Trapped Indonesia miners get provisions
BOLAANG MONGONDOW, Indonesia -- Rescuers have passed water and food to some of the dozens of people trapped in a collapsed Indonesian gold mine, an official said Thursday, calling the grueling rescue effort in a remote inaccessible location a race against time.
The national disaster agency said 19 people had been rescued alive from the mine in North Sulawesi's Bolaang Mongondow district as of Thursday evening. The death toll rose to seven and about three dozen miners remain trapped.
Disaster official Abdul Muin Paputungan said a trapped miner's leg was amputated to free him but the man died from blood loss while being carried out.
Rescue workers used makeshift stretchers to haul victims through steep jungle terrain to safety.
"We hope those still trapped can survive with the food and drinking water that we delivered to them," Paputungan said. "We have to race against time because their conditions are getting weaker and the oxygen inside we hope is still enough to let them survive."
Wooden structures in the mine collapsed Tuesday evening because of shifting soil and the large number of mining holes. Informal mining operations are commonplace in Indonesia, providing a tenuous livelihood to thousands who labor in conditions with a high risk of serious injury or death.
Strike said to kill French ISIS leader
AL-OMAR OIL FIELD BASE, Syria -- The U.S.-led coalition against the Islamic State said Thursday that a prominent French militant who is one of Europe's most-wanted members of the extremist group was killed in an airstrike in Syria.
The coalition tweeted that a strike killed Fabien Clain, who is linked to the 2015 attacks in Paris, in the Syrian village of Baghouz on the banks of the Euphrates River where the militant group is making its last stand.
Coalition spokesman Col. Sean Ryan said the airstrike occurred Feb. 20, but gave no further details.
French authorities did not immediately comment on the announcement, but said last week that they were working to verify reports that Clain had been killed.
The day after the Nov. 13, 2015 attacks in Paris, Clain's voice announced in a recording that the Islamic State group claimed responsibility for the onslaught. The attacks killed 130 people at the Bataclan concert hall, cafes and the national stadium.
Clain was believed to have been in Syria since 2015. Officials suspect that a number of French extremists remain holed up in Baghouz.
France faulted over migrant boy's care
PARIS -- The European Court of Human Rights ordered France to pay $17,000 to an Afghan migrant for failing to protect him when, as a 12-year-old, he lived alone in a makeshift migrant camp in Calais.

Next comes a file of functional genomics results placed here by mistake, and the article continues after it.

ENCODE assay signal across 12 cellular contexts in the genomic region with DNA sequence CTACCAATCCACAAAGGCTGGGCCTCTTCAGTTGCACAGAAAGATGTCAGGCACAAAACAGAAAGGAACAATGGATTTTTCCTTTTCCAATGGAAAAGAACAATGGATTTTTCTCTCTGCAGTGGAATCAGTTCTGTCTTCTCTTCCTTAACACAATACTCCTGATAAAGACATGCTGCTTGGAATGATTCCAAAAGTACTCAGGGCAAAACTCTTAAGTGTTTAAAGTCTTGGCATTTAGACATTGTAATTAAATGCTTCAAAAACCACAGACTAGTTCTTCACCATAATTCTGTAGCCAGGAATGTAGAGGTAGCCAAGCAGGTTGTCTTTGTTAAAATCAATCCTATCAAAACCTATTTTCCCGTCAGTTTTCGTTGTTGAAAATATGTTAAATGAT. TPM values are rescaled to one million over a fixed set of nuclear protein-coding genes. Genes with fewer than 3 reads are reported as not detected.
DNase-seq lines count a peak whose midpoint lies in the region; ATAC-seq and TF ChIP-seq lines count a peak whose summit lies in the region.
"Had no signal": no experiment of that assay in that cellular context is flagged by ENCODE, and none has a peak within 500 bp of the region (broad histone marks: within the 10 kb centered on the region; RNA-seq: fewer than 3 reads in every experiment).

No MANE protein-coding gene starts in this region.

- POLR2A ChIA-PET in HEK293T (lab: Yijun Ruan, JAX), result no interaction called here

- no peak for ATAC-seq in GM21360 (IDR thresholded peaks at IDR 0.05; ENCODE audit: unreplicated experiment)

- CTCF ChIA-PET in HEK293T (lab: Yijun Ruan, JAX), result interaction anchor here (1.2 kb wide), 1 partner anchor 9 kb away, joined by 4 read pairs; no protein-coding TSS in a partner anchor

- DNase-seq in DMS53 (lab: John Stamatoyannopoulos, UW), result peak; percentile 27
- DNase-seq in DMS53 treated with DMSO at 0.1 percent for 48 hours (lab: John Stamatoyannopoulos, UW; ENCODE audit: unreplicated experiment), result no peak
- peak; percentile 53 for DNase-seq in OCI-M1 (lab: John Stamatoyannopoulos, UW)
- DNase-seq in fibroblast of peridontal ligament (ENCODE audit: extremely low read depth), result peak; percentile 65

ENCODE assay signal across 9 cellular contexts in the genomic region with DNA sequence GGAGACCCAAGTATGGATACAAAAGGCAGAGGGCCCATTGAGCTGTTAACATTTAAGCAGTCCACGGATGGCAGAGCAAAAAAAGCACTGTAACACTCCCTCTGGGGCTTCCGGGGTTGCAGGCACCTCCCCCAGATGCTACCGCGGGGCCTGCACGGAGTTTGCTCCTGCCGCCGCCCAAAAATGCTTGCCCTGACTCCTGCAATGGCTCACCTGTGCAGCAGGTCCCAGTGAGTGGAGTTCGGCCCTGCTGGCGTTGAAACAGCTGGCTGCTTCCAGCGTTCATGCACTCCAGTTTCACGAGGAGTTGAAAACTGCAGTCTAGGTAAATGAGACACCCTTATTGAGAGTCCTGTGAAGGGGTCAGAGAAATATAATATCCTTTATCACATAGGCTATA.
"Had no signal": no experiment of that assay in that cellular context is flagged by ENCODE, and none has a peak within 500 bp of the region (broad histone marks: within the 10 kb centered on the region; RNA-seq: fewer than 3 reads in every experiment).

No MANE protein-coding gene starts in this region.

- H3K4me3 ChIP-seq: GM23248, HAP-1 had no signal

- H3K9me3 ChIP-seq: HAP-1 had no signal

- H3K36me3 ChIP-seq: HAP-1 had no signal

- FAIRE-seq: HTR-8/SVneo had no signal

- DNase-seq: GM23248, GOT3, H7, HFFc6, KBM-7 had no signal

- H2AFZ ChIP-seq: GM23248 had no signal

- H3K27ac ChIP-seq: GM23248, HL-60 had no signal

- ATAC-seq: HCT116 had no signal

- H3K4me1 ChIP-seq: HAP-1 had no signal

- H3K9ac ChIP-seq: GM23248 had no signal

Thursday's decision is limited to the case of Jamil Khan, who spent six months in the squalid camp, one of scores of unaccompanied minors there.
Khan sneaked across the English Channel in March 2016 and now lives in Birmingham.
The Strasbourg court said it wasn't convinced the French government did all it could to care for and protect the child, as a court had ordered after a lawyers' group filed a complaint on his behalf.
The court ruled authorities had breached Europe's human-rights convention forbidding inhuman or degrading treatment.
The decision comes after controversy over a new French database on young migrants who claim to be children.
The number of migrants officially recognized as underage in France tripled between 2015 and last year, to more than 17,000 people, the Interior Ministry said in a statement Thursday. But it said a much larger number of adult migrants claim to be children in order to seek special state aid and shelter from local governments.
11 Somalis die in blast near judge's home
NAIROBI, Kenya -- A powerful explosion killed at least 11 people in the Somali capital Thursday, police said. An Islamic extremist group claimed a Mogadishu hotel was the intended target, but a police officer said militants detonated a bomb while trying to assassinate a judge.
Militants set off a car bomb near the residence of appeals court chief Judge Abshir Omar, and security forces stationed outside the judge's house fought off gunmen who tried to force their way inside, police officer Mohamed Hussein said.
Eight others were injured in the attack, Hussein said.
Two witnesses said the blast ripped off part of the roof of Omar's house. The witnesses, shopkeeper Ahmed Mohamed and resident Fatima Nur, reported hearing gunfire after the explosion and said smoke billowed from the site of the attack.
Al-Shabab, which is considered the deadliest Islamic extremist group in Africa, claimed responsibility for the attack. The al-Qaida-linked group said the Maka Almukaraamah hotel, not the judge's house nearby, was the intended target.
The al-Shabab group, which opposes Somalia's federal government and wants to impose Shariah law, has carried out many deadly attacks inside Somalia and elsewhere in the region, including in neighboring Kenya.
-- Compiled by Democrat-Gazette staff from wire reports
Somalis walk Thursday near a building destroyed by a car bomb in Mogadishu. Police said a nearby judge’s home was the intended target of the blast.
A Section on 03/01/2019
Print Headline: Strike said to kill French ISIS leader Trapped Indonesia miners get provisions 4 Somalis die in blast near judge's home France faulted over migrant boy's care